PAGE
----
How to survive a winter camping trip

A few years ago, whilst camping in the middle of June at the Abercrombie Caves in NSW, I sat, shivering, on my blow up mattress. I had been trying to sleep for a few hours, and no matter what I did, I just couldn’t get warm. I was tired, cranky, partially frozen, and completely OVER IT. So I crossed my little blue fingers and made a promise to myself. That I would never, ever, ever, go camping in winter again.


Being cold makes me angry. I feel it more than most. I think it’s genetic. I come from a long line of cold-blooded women who hibernate in winter, hog the heater, and don’t venture outside until the thermometer reaches at least 25 degrees.

A realistic portrait of the author in winter

So, when my friends and my dear husband organised a camping trip a few weeks ago, after our first cold snap of the season, you can imagine my excitement. Especially when they told me that I have to go, no matter what, because I am apparently a ‘fully fledged camping blogger’ these days, so I have to walk the walk, and not just talk the talk, and that if I didn’t take my toddler camping in winter, I was depriving him of all sorts of life experiences. ‘Don’t worry, the fire will be roaring!’ they said.

So, at the risk of giving myself (and my son) frostbite, I reneged on the promise I made on that bitterly cold night. After all, I didn’t want him missing out.

Hypothermia is character building, right?

This time around, I was determined to do things differently. We were all going to be warm, dammit, and the minus 1 degree temperatures at night were not going to stop us! Upon doing a bit of Google research, I realised that my last trip was a failure because I didn’t really know how best to keep warm, and, well, I just wasn’t prepared for it.

Thankfully, I know better now. And after this trip, I would even consider going camping in the cold again!

So, here are my top tips for surviving, and thriving, while camping this winter.

Waking to sunrises like this makes it all worthwhile

Make sure you can have an open fire. First things first. A camping trip is not a camping trip without a decent fire, and it’s even more important during the colder months. We assumed that the private bush camp we went to a few weeks back would allow open fires. They didn’t. Apparently we were only allowed fires that were above the ground. Sad face!

We were lucky enough to find an old washing machine drum to use-but the height and small size prevented us from having that ‘roaring’ fire that I had been promised. So before you go, check what the camp ground rules are regarding fires.

The right bedding is paramount. Experienced campers would have read the first paragraph of this post and shook their heads. A blow up mattress? Silly me. No wonder I was so cold. So, for this trip, I replaced the glorified lilo with a self-inflating foam mattress instead. It’s insulated, and so much more comfortable. I also acted on this little gem of advice: Put some blankets underneath your mattress instead of just on top. It makes a world of difference.

I added a winter rated sleeping bag and another few blankets, and for the toddler, a few hot water bottles to make his bed extra cosy. We all slept soundly, toasty and warm all night.

You need to get your clothing right. When it’s really cold outside, fleecy jumpers aren’t enough. And if you’re anything like me, chucking on a few extra layers just won’t cut it. You need fleece, and layers, and thermals, and something that insulates. I invested in a North Face insulated jacket from Cotswold Outdoor, and it has been worth every pretty penny. I also bought some ski socks-they not only keep you warm, but they also repel water. Bonus!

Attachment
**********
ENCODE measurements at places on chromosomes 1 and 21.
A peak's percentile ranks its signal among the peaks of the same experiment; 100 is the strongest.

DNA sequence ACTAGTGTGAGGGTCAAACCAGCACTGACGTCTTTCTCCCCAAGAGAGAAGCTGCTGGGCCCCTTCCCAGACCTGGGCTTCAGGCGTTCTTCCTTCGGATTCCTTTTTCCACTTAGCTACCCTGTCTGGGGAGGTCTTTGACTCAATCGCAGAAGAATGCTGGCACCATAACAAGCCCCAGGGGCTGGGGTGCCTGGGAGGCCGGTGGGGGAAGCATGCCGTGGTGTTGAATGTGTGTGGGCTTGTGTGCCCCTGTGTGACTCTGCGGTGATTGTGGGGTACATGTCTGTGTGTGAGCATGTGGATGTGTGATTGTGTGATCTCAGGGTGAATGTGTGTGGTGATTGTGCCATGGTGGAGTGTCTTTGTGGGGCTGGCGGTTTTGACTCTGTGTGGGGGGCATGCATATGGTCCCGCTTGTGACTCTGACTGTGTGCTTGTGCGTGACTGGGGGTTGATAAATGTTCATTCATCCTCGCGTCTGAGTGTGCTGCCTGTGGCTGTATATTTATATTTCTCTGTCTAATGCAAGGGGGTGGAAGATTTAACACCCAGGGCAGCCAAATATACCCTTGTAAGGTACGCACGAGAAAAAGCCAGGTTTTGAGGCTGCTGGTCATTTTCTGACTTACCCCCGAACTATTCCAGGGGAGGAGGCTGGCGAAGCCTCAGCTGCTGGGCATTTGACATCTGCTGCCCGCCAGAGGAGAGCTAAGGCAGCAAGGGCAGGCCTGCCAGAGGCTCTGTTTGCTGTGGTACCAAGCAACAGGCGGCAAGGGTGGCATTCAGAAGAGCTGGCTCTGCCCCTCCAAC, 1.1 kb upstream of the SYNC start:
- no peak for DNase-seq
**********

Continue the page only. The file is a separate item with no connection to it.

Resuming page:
Instant Reusable Heat Packs are your best friend. I’m pretty sure that, after the wheel, these little babies are the best invention. Ever. Just flex and knead the pack for a few minutes to soften the sodium acetate crystals, and, once warm, stick them inside your boots, gloves, pockets, or wherever you feel you need the extra heat. They last for up to six hours and are reusable-just boil them for 10 minutes to recharge. I will never be without them again.

Make sure you have proper accommodation. I am used to camping in my dome tent, but a few times I have been lucky enough to take a Complete Campsite trailer away with me. Perks of the job. The thermal roof blanket is now standard on our models (Except the Jabiru, for which it is an optional extra), and I tell you what! The difference it makes to the temperature inside the tent is unbelievable. It also helps with condensation.

Drink Up. Your body uses more liquids to maintain core temperature in cold climates. So on top of plenty of water, grab some hot chocolate in an insulated mug. It will give you the warm and fuzzies, and is the perfect accompaniment to toasted marshmallows.

And eat up! What better excuse is there to indulge in your favourite comfort foods? A hearty stew, curry, or campfire roast warms the belly and the soul.

After implementing these tricks (most of which are common sense, really), I discovered that I don’t hate winter as much as I thought I did. Providing I don’t have to feel the cold whatsoever, camping in winter can actually be a wonderful experience. After all, what is better than getting outdoors with your family and friends, and experiencing the simple pleasures in life together? Get out there and enjoy it!

Just as an FYI: This is a sponsored post for Cotswold Outdoor. However, all opinions and experiences are the authors own, and sponsors are carefully chosen to ensure they align with our brand, our vision and our ethics.

Words by Katie James

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